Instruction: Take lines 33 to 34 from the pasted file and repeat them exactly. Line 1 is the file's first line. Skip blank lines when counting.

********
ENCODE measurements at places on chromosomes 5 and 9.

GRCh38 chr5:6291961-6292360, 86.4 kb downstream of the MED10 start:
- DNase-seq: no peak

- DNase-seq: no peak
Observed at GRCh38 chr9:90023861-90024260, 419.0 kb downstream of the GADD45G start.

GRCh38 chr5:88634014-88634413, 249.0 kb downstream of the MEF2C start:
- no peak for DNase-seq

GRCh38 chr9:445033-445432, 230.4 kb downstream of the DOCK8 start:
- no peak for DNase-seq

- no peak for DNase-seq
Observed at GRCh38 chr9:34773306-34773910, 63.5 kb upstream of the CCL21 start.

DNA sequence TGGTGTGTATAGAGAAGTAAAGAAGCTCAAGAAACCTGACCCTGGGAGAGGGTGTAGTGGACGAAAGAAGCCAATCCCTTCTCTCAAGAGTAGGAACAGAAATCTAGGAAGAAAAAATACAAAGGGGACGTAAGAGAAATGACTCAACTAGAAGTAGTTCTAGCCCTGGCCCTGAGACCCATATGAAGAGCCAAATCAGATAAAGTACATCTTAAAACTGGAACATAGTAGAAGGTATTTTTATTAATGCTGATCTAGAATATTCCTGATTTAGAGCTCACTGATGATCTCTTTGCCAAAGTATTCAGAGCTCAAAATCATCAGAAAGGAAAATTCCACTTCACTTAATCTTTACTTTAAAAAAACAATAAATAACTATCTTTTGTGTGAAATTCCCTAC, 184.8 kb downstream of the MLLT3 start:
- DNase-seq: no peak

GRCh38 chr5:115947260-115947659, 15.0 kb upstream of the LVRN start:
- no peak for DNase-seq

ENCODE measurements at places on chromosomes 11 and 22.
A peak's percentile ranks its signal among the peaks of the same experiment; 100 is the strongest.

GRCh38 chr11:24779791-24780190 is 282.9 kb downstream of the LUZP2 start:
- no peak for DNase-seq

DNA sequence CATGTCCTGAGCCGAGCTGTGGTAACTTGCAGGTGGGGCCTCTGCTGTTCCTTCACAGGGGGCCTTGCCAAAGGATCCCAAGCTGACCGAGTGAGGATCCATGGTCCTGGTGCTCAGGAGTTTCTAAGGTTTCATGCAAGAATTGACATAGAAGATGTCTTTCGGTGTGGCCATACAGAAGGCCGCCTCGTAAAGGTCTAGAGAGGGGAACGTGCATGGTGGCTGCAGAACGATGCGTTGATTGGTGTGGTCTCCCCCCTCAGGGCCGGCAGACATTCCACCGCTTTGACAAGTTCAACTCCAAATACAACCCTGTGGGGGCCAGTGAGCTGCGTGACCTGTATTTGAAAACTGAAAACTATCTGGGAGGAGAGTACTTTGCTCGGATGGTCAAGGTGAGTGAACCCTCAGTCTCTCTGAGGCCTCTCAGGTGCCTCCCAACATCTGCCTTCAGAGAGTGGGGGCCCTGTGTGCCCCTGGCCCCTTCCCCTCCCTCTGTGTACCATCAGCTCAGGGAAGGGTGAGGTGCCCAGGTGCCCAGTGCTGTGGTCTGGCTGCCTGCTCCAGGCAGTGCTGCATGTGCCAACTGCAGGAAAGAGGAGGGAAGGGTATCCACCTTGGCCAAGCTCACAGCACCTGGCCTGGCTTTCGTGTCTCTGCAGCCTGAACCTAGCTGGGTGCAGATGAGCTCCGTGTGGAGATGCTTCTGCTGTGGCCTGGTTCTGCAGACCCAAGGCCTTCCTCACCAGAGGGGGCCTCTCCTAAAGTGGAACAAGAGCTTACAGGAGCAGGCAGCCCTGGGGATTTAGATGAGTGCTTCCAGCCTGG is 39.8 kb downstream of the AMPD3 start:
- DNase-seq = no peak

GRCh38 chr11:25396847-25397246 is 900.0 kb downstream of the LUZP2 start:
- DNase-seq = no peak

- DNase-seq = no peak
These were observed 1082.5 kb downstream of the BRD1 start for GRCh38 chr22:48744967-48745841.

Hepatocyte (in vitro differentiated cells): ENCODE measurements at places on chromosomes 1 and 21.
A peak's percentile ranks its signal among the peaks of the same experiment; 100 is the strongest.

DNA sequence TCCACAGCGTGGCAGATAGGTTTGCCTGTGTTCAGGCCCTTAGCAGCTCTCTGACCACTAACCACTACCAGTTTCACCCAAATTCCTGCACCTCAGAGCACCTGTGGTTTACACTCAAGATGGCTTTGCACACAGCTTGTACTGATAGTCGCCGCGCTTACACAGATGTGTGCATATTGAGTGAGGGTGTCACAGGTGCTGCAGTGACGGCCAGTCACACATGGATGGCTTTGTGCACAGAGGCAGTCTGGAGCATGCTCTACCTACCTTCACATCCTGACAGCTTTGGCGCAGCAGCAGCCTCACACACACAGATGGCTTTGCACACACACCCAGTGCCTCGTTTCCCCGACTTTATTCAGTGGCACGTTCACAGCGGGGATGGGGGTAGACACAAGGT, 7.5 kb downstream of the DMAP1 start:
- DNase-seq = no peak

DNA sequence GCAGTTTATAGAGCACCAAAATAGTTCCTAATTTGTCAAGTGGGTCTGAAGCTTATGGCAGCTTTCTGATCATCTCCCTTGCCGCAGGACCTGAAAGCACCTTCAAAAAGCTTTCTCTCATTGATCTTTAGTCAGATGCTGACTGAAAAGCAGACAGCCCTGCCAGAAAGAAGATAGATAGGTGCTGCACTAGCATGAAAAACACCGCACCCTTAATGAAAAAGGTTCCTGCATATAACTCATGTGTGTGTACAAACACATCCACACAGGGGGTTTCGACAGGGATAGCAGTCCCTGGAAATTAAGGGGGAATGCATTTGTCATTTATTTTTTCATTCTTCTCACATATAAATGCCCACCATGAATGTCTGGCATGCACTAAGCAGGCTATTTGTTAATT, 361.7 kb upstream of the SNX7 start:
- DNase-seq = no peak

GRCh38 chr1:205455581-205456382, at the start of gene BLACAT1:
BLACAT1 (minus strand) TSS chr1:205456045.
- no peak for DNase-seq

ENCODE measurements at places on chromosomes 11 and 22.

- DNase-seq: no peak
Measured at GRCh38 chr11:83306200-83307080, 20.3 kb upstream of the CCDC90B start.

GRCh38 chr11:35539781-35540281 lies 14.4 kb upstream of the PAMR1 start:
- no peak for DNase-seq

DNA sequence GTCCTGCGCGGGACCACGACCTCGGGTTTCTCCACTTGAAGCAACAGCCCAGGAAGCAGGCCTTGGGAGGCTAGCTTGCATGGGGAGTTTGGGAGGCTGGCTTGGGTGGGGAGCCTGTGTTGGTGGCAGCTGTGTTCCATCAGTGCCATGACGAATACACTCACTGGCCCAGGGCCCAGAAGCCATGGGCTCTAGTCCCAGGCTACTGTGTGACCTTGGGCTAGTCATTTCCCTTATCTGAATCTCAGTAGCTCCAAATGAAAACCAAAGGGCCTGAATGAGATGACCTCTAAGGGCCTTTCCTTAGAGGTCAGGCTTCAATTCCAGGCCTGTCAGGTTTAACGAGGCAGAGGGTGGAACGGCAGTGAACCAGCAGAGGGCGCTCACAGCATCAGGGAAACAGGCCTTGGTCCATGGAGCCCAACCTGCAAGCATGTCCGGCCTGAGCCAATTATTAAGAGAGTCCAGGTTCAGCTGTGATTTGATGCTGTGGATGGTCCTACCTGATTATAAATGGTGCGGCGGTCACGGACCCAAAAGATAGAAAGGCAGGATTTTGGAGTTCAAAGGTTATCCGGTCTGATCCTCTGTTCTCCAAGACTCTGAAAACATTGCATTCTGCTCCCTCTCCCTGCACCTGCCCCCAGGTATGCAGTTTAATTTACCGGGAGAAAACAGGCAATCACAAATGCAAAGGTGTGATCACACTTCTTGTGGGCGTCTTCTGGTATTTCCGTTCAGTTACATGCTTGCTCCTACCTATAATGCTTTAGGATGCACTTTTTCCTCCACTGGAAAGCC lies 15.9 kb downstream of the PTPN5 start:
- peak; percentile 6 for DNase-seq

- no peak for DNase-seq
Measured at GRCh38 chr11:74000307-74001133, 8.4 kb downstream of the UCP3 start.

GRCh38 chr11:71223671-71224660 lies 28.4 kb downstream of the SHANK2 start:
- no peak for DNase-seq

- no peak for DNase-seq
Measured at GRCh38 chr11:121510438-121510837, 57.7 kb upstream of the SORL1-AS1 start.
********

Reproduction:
BLACAT1 (minus strand) TSS chr1:205456045.
- no peak for DNase-seq